Babesia gibsoni

In 2001, a pit bull terrier presented with lethargy, abdominal pain, splenomegaly and mucosal pallor. Haematology revealed a regenerative anaemia with spherocytosis consistent with immune- mediated red cell destruction and a moderate number of erythrocyte parasites of ring-like configuration. These were considered similar but not typical of the usual red cell parasites recognized in Australia (i.e. Haemobartonella canis; Babesia canis) and Babesia gibsoni was diagnosed.
Shortly after, litter-mates presented with similar clinical signs and red blood cell parasites, the family of dogs reportedly had no recent history of overseas travel or importation, but the investigators working in the case hypothesized that the source was an imported dog that they could not identify. The dogs recovered following immunosuppressive and tetracycline therapy, although successful elimination of the organisms is rarely achieved following therapy.
This is the only recorded report of B. gibsoni in Australia. Canine babesiosis in Australia is caused by B. canis vogeli; a less virulent form. Babesiosis caused by B. gibsoni is more chronic than that produced by B canis and parasitaemia is often undetectable. There are over 100 species of Babesia but only a few have been documented to be pathogenic in humans and there has been only been one published report of human babesiosis in Australia.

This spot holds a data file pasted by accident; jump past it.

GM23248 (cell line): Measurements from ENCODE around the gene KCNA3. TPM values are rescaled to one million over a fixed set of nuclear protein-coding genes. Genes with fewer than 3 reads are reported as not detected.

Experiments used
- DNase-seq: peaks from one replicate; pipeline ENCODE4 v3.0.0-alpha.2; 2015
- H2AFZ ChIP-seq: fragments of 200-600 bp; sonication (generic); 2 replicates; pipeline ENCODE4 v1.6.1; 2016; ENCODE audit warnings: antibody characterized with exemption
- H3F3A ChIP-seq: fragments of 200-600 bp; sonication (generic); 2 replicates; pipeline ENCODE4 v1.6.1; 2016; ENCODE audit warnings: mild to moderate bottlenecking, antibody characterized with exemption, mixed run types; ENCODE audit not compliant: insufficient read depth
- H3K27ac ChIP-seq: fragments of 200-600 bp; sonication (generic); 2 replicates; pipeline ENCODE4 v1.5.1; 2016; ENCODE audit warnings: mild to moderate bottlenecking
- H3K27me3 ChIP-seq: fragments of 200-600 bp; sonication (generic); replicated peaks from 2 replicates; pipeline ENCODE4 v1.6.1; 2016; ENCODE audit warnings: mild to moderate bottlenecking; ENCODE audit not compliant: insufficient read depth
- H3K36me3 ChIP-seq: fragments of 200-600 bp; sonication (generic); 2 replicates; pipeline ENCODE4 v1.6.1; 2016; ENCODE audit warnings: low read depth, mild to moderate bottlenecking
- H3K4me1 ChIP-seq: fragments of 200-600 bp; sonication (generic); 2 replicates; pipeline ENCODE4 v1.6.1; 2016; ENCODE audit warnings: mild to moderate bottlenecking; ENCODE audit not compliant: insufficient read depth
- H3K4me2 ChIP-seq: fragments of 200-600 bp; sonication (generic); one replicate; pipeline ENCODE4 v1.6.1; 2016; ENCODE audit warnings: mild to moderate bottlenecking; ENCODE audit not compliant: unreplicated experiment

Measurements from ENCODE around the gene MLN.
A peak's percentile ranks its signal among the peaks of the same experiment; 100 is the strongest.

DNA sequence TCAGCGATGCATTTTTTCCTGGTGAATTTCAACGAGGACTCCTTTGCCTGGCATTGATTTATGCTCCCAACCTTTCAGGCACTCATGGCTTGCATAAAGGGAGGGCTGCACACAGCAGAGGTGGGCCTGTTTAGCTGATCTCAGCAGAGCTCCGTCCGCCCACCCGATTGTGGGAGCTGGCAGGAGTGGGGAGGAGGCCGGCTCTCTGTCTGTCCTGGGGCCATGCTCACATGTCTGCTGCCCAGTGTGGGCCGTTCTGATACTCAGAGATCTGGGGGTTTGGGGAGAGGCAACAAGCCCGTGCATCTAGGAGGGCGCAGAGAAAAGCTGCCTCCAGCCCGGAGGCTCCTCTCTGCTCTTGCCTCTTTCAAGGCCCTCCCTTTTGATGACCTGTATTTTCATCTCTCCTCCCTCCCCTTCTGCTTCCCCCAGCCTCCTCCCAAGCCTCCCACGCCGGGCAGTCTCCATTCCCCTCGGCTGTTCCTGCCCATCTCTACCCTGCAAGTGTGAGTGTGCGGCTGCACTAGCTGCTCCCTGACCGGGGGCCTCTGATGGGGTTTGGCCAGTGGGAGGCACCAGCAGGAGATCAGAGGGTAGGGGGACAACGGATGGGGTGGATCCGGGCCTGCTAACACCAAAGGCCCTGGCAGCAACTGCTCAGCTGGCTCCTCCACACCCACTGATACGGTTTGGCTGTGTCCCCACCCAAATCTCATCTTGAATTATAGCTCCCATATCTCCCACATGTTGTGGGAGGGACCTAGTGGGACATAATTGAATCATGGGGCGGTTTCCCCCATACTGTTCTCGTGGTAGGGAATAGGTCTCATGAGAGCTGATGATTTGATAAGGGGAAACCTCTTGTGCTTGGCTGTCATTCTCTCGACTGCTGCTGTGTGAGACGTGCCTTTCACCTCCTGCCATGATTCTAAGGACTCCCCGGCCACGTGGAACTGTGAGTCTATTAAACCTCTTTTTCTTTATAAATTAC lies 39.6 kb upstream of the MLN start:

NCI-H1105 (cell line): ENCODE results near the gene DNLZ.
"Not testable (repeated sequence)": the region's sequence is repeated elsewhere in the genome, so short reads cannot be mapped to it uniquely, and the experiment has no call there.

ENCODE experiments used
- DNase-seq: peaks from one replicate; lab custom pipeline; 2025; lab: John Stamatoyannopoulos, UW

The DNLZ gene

Leishmania infantum
In 2014, a case of leishmaniasis was investigated in a breeding dog that had been imported from Spain in 2013. The dog was test-negative prior to import and was not detected during the standard quarantine period (Note: the incubation period for leishmania can range from 1 month to seven years). The dog first presented with unilateral epistaxis and a mild anaemia. One month later, a lymphadenopathy, hyperglobulinaemia and non-regenerative anaemia were identified and L. infantum was diagnosed based on a bone marrow aspirate. Treatment was initially attempted but the dog was subsequently euthanized. All dogs that had been mated to or had long-term contact with the infected dog, within and external to Victoria, were tested for L. infantum using IFAT and/or PCR, with no further cases identified.
Leishmaniasis is a protozoal disease caused by various Leishmania spp., transmitted primarily by phlebotomine sandflies. Dogs are the primary reservoir for L. infantum, but infection has been detected overseas in cats, horses, pigs and a variety of wild mammal and marsupial species. Leishmaniasis is zoonotic with transmission to humans via infected sandflies and resulting in potentially very severe disease. Although L. infantum is exotic to Australia, between 2000 and 2015, there have been several diagnoses of Leishmaniasis in a number of states, all in imported dogs. The clinical presentation is variable with both cutaneous and visceral signs evident and may include lymphadenopathy, anorexia, weight loss, lethargy, splenomegaly, anaemia, polyuria, polydipsia, lameness, vomiting, and cutaneous lesions, such as dermatitis or alopecia.
Ehrlichia canis